Let Me Tell You a Story #22: Trying Something New

rewrite process

With my first novel under my belt, I’ve been through the rewriting process before. Last time around things got complicated, but this time, hopefully, I can keep myself more streamlined.

That doesn’t mean I’m not open to trying new methods, though. I’ve been reading up a little on other authors’ rewriting styles, and I stumbled upon one that gave me a light-bulb moment.

I’m typing up an entirely new draft, side-by-side with the old one.

It sounds like a lot of work. And it is. But I drafted this novel so fast during NaNo. I’ve always been stronger at dialogue and character interaction the first time around, and weaker on setting and description. I don’t always “see” where my characters are, just what they’re doing. So the story, as it stands, has a lot of talking-heads passages where nothing much happens except dialogue.

I feel like this process is tailor-made for my weaknesses. Armed with my notes from the re-read, I can zoom through, adding whatever I need along the way.

My first revisions always end up longer than the original draft anyway, because I realize I need extra scenes I didn’t envision during the outline phase, or I have to shore up weak settings, or I have to expand on something that seemed obvious in my head the first time around, but doesn’t make sense when I re-read. (And if I don’t remember what I meant, how is the reader supposed to figure it out?)

In the last five days, I’ve plowed through the first six chapters, taking 12K and turning it into almost 17K.

But, Elena, I hear you saying, isn’t that going to bloat your draft? Wasn’t it long enough in the first place?

Well, yes, and no. I wrote everything I thought it needed at the time, though by the end I already knew there were some flaws that needed fixing. It came up about 8K shorter than my target (WWNTS clocks in at about 98K, I was aiming for roughly the same length) but I didn’t mind if it ended up a little shorter, because book length isn’t a hard and fast rule.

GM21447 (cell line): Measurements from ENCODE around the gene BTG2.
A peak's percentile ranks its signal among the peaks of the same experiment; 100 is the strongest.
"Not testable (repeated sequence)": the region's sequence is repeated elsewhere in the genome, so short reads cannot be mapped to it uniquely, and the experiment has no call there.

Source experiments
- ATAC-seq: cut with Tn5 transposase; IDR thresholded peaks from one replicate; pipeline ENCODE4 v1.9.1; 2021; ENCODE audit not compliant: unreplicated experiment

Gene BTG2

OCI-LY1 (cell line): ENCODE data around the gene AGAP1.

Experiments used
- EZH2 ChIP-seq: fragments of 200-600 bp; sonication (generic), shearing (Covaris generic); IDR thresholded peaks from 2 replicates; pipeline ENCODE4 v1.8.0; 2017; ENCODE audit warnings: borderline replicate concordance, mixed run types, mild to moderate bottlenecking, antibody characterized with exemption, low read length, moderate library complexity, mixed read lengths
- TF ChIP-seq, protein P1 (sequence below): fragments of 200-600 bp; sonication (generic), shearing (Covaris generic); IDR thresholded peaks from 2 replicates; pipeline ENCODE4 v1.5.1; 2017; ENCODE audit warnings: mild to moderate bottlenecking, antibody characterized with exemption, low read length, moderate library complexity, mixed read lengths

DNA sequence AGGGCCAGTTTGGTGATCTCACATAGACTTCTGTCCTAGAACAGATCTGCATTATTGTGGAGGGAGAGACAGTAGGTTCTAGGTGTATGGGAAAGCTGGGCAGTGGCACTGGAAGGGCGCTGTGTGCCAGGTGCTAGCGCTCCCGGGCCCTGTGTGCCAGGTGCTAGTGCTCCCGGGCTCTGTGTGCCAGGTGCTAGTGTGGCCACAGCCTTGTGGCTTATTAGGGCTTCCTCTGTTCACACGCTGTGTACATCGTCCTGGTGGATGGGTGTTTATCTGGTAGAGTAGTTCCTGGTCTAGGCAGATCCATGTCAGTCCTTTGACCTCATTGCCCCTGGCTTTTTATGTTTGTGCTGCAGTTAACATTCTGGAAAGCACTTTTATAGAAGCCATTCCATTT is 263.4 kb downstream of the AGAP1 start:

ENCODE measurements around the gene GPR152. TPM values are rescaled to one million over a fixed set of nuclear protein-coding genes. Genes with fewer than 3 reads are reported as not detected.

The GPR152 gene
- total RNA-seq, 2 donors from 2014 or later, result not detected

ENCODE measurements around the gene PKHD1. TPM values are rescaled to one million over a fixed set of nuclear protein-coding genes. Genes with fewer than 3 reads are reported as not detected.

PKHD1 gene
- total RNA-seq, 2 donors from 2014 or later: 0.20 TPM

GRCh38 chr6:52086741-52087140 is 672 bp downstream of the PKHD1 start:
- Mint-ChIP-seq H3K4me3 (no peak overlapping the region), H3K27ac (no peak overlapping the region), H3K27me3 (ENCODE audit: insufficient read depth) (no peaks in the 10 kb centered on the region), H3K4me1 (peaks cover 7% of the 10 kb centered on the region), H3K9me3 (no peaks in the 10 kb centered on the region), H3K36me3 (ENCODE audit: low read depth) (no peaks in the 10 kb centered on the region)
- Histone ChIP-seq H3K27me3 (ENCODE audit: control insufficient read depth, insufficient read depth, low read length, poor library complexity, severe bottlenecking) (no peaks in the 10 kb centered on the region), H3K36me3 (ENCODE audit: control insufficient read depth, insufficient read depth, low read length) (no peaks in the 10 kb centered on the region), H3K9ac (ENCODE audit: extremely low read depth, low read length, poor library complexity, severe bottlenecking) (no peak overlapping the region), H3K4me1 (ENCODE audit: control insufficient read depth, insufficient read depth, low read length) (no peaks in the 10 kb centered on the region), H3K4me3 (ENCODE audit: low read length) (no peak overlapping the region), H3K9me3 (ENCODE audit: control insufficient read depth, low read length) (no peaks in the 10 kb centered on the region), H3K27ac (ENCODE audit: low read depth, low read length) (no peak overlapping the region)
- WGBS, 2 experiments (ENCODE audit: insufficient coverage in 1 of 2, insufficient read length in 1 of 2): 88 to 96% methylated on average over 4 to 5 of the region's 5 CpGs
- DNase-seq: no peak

And I’m not cutting words at this stage, not with intent. Some sentences get rewritten to be shorter as I go, if I see blatant issues that I can correct on the fly, but I’m not doing the nuts-and-bolts editing yet. That’ll be the next pass. So here’s what this book’s life will hopefully look like:

  1. Rough draft – done!
  2. Additive rewrite draft – underway
  3. Subtractive, language-tightening edit draft
  4. Beta reading! (During which I will start rewriting #3)
  5. Fix-the-reader-issues draft
  6. Final proofing
  7. Ready to print!

See, I have a plan. It’s so comforting to have a plan.

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3 thoughts on “Let Me Tell You a Story #22: Trying Something New

    1. Sorry, Eve! Somehow your comment got stuck in spam, so I didn’t see it until now. I had to rearrange a lot in Book 1 during the initial rewrite, but this time I was working from a pretty solid outline, and so far I haven’t felt the need to do much shifting. It’s more likely I’ll realize I need to add scenes that weren’t there, and the bulk of the work I’ve already done is fleshing out scenes that felt thin, and making sure the tone of each scene is consistent.

      Liked by 1 person

      1. Whew, glad you were able to find and rescue me from spam oblivion. Thanks for sharing about your novel- writing process; it’s so great to be able to chat and bounce around plotting and writing ideas.

        Liked by 1 person

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